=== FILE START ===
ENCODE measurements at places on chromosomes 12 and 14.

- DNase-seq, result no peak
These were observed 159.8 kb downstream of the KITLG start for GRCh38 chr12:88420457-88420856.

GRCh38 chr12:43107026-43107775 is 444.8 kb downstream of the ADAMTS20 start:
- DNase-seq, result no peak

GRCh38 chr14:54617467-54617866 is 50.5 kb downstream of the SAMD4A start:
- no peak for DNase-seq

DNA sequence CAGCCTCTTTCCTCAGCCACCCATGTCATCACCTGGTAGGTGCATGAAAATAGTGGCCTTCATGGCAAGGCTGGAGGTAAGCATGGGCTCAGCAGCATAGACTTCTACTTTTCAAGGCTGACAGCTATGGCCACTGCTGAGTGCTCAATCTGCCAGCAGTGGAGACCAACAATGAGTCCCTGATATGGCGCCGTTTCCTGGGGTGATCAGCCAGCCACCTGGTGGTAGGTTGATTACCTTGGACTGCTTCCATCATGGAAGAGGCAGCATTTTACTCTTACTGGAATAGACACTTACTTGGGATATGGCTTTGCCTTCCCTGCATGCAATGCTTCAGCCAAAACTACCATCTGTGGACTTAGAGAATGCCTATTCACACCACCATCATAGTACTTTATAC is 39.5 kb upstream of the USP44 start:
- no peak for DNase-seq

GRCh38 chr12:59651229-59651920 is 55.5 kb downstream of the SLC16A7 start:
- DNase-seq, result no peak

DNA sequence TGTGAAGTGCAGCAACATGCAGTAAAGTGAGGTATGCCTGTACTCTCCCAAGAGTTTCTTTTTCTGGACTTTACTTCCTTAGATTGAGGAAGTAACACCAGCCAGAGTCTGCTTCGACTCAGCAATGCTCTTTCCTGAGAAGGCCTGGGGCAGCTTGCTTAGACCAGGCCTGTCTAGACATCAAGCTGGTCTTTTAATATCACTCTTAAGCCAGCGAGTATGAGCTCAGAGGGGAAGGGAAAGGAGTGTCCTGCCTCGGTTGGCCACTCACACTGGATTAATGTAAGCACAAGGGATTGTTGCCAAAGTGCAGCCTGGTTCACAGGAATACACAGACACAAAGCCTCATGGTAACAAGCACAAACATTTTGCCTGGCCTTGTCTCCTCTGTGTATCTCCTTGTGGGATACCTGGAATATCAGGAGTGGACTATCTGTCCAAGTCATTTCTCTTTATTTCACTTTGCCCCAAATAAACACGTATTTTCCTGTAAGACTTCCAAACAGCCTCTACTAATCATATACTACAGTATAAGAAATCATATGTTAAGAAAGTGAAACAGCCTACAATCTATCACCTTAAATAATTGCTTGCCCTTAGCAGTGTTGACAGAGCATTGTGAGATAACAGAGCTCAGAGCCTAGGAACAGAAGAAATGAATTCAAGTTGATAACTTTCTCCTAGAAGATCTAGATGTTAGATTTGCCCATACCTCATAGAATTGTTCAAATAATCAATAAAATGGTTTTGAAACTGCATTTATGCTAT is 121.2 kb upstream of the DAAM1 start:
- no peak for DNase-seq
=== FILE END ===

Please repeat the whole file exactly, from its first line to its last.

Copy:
ENCODE measurements at places on chromosomes 12 and 14.

- DNase-seq, result no peak
These were observed 159.8 kb downstream of the KITLG start for GRCh38 chr12:88420457-88420856.

GRCh38 chr12:43107026-43107775 is 444.8 kb downstream of the ADAMTS20 start:
- DNase-seq, result no peak

GRCh38 chr14:54617467-54617866 is 50.5 kb downstream of the SAMD4A start:
- no peak for DNase-seq

DNA sequence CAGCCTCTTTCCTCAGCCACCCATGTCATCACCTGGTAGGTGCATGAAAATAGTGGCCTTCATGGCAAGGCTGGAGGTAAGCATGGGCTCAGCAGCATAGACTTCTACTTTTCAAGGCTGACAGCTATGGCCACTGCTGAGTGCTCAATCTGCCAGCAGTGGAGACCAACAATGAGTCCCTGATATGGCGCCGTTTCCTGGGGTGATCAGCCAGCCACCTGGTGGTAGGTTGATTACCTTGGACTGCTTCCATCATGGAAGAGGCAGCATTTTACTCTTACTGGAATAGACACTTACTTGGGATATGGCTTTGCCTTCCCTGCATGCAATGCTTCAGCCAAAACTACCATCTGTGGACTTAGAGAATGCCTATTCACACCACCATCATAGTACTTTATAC is 39.5 kb upstream of the USP44 start:
- no peak for DNase-seq

GRCh38 chr12:59651229-59651920 is 55.5 kb downstream of the SLC16A7 start:
- DNase-seq, result no peak

DNA sequence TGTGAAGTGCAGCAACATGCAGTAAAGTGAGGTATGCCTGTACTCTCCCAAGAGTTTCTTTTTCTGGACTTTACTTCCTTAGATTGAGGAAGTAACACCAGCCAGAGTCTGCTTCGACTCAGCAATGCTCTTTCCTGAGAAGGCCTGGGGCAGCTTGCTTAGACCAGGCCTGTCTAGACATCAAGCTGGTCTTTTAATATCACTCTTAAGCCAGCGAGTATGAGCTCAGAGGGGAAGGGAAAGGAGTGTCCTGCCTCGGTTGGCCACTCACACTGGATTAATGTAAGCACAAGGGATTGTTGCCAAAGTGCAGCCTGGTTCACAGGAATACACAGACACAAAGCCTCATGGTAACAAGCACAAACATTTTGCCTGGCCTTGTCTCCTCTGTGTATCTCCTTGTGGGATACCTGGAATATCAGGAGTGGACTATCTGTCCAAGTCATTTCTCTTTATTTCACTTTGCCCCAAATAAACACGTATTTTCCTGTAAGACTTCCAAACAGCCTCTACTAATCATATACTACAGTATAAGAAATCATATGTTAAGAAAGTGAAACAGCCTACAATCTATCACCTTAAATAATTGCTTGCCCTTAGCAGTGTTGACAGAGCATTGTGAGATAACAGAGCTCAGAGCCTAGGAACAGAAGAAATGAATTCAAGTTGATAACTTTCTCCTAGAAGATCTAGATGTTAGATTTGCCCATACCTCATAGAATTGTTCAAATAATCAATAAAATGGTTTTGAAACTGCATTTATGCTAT is 121.2 kb upstream of the DAAM1 start:
- no peak for DNase-seq